Apakva, Āpakva: 14 definitions
Apakva means something in Hinduism, Sanskrit, Marathi, Hindi. If you want to know the exact meaning, history, etymology or English translation of this term then check out the descriptions on this page. Add your comment or reference to a book if you want to contribute to this summary article.
Alternative spellings of this word include Apakv.
Shaktism (Shakta philosophy)Source: Google Books: Manthanabhairavatantram
Apakva (अपक्व) [=Āpakva?] refers to “raw food”, according to the Ṣaṭsāhasrasaṃhitā, an expansion of the Kubjikāmatatantra: the earliest popular and most authoritative Tantra of the Kubjikā cult.—Accordingly, “(The true teacher is dedicated to) truthfulness, ritual purity and cleanliness, compassion, and forbearance; he unites with his wife when it is her season, not out of passion, but for a son for the benefit of (his) clan and lineage. He practices the six magical rites, bathes (regularly) and worships at the three times of day. He avoids the Śūdra and the low caste as well as (accepting food from others), whether cooked or raw [i.e., apakva]. One who is endowed with such qualities is a Brahmin (vipra), not by caste or by virtue of (his) sacred thread (and the like). These are the qualities of a (true) Brahmin. He who possesses them is a (true) teacher. Moreover, he removes error, and he reveals the meaning of the Kula scripture. Previously consecrated, (such a one) should always be made (one’s) teacher”.
Shakta (शाक्त, śākta) or Shaktism (śāktism) represents a tradition of Hinduism where the Goddess (Devi) is revered and worshipped. Shakta literature includes a range of scriptures, including various Agamas and Tantras, although its roots may be traced back to the Vedas.
Languages of India and abroad
Marathi-English dictionarySource: DDSA: The Aryabhusan school dictionary, Marathi-English
apakva (अपक्व).—a Unripe, uncooked, undressed, immature.
Marathi is an Indo-European language having over 70 million native speakers people in (predominantly) Maharashtra India. Marathi, like many other Indo-Aryan languages, evolved from early forms of Prakrit, which itself is a subset of Sanskrit, one of the most ancient languages of the world.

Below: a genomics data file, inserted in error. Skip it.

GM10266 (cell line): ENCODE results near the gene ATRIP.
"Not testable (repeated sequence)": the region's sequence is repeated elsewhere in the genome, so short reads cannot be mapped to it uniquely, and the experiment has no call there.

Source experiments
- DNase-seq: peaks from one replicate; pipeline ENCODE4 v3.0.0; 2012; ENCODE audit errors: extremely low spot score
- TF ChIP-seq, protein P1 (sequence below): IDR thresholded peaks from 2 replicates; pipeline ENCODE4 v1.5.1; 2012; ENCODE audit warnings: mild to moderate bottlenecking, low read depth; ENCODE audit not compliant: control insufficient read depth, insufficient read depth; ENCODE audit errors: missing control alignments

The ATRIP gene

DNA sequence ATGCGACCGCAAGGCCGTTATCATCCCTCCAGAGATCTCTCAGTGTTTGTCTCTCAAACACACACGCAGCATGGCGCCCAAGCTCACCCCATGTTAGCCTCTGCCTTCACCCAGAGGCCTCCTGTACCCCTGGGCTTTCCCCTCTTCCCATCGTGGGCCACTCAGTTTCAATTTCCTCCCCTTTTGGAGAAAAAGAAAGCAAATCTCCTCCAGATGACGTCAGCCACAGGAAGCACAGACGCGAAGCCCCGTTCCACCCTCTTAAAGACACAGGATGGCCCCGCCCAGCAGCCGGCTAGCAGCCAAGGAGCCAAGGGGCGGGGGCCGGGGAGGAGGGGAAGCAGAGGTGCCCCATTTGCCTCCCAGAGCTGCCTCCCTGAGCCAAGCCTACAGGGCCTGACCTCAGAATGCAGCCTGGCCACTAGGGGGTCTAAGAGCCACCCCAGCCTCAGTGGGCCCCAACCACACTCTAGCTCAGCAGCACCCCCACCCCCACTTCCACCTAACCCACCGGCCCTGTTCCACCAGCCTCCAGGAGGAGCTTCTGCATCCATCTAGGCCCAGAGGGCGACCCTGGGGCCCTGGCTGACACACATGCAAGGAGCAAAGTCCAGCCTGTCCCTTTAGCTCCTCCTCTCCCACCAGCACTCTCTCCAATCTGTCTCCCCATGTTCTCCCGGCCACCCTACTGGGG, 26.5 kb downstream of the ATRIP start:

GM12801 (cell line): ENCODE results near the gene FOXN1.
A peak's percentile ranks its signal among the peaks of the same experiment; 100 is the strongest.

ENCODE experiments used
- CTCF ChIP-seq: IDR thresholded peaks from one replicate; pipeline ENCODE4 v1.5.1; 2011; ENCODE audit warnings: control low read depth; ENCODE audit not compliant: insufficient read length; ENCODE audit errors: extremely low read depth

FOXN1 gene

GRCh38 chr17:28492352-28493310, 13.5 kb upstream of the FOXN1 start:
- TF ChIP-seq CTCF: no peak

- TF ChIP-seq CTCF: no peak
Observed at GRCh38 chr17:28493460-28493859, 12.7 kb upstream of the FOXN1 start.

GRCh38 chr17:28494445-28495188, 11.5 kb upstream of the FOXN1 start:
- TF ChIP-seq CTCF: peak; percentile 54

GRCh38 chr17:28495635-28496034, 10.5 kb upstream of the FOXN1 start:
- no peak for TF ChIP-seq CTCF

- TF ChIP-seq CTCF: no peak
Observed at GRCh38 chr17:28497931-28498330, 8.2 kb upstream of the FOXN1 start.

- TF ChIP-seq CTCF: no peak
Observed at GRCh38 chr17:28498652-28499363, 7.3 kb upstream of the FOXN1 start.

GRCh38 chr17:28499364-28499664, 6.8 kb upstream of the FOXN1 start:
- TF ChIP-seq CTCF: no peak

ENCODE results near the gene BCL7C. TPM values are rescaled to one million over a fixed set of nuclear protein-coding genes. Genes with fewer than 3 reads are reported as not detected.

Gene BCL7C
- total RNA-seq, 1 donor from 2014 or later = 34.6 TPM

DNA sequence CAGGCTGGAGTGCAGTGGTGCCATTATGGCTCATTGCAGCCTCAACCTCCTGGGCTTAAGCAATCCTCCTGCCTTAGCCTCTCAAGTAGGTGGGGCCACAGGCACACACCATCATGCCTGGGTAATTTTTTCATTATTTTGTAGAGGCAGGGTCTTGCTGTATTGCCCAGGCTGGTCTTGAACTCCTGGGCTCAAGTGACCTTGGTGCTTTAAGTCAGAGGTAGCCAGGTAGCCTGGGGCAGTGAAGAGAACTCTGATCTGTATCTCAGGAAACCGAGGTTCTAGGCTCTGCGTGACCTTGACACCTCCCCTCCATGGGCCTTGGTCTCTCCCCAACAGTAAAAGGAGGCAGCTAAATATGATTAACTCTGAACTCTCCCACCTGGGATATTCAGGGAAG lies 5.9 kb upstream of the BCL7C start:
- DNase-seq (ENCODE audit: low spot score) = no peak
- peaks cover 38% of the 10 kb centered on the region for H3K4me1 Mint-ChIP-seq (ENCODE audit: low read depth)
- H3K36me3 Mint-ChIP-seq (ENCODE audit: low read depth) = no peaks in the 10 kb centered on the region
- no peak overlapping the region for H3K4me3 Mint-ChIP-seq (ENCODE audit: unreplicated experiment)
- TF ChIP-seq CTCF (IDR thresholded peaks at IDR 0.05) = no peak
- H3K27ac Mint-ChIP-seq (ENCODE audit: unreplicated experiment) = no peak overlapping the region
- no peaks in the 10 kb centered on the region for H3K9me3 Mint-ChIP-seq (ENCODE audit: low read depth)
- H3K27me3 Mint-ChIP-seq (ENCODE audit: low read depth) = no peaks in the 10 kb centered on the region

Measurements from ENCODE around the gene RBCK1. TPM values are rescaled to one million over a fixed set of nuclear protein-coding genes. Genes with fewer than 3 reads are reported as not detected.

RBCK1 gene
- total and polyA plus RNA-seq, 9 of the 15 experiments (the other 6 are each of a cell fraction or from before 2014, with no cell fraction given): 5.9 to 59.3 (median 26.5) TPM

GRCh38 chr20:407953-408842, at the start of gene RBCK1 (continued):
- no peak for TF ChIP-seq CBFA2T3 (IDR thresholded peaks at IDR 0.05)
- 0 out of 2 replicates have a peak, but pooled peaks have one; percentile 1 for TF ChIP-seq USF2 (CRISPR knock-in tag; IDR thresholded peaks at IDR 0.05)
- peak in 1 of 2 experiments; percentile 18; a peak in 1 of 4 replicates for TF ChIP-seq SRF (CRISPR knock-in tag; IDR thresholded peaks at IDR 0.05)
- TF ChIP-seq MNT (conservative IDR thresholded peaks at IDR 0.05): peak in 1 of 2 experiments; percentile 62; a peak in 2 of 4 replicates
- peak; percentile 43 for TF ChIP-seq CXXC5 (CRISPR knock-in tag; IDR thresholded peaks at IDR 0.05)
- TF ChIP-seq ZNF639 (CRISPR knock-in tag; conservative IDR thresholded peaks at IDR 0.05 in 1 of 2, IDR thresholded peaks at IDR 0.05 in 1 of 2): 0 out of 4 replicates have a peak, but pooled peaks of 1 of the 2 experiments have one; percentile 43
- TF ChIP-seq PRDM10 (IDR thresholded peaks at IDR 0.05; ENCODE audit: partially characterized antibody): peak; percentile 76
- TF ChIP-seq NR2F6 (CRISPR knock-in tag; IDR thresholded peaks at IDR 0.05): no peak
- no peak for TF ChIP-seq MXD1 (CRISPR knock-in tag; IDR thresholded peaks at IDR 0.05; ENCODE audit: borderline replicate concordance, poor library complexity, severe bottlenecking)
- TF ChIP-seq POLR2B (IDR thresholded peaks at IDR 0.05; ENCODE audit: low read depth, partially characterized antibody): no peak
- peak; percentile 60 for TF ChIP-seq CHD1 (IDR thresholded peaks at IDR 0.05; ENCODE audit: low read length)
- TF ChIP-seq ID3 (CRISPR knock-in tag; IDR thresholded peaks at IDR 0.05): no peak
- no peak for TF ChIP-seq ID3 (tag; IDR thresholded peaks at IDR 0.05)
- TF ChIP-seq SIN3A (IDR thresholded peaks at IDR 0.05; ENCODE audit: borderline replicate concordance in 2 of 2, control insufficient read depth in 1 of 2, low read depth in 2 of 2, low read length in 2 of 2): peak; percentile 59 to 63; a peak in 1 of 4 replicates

Sanskrit dictionarySource: DDSA: The practical Sanskrit-English dictionary
Apakva (अपक्व).—a. Unripe, immature, undigested (as food); uncooked, raw.
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Āpakva (आपक्व).—a. Crude, raw, half-baked
-kvam A cake, bread.Source: Cologne Digital Sanskrit Dictionaries: Edgerton Buddhist Hybrid Sanskrit Dictionary
Apakvā (अपक्वा) or Apakkā.—[, or with final -ă, see s.v. ayakvā, °va.]Source: Cologne Digital Sanskrit Dictionaries: Shabda-Sagara Sanskrit-English Dictionary
(-kvaḥ-kvā-kvaṃ) Unripe, immature. E. a neg. pakva ripe.
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(-kvaḥ-kvā-kvaṃ) 1. Half baked, crude, raw. 2. Nearly ripe, not quite ripe. 3. Undressed, what is eaten without further preparation, (as bread, &c.) E. āṅ diminutive, pakva dressed, cooked.Source: Cologne Digital Sanskrit Dictionaries: Benfey Sanskrit-English Dictionary
Apakva (अपक्व).—adj. 1. uncooked. 2. unbaked (as a pot). 3. indigested. 4. immature. 5. imperfect, Mahābhārata 12, 8440. An-ati-pakva, adj. rather immature (figuratively), [Daśakumāracarita] in
Apakva is a Sanskrit compound consisting of the terms a and pakva (पक्व).Source: Cologne Digital Sanskrit Dictionaries: Monier-Williams Sanskrit-English Dictionary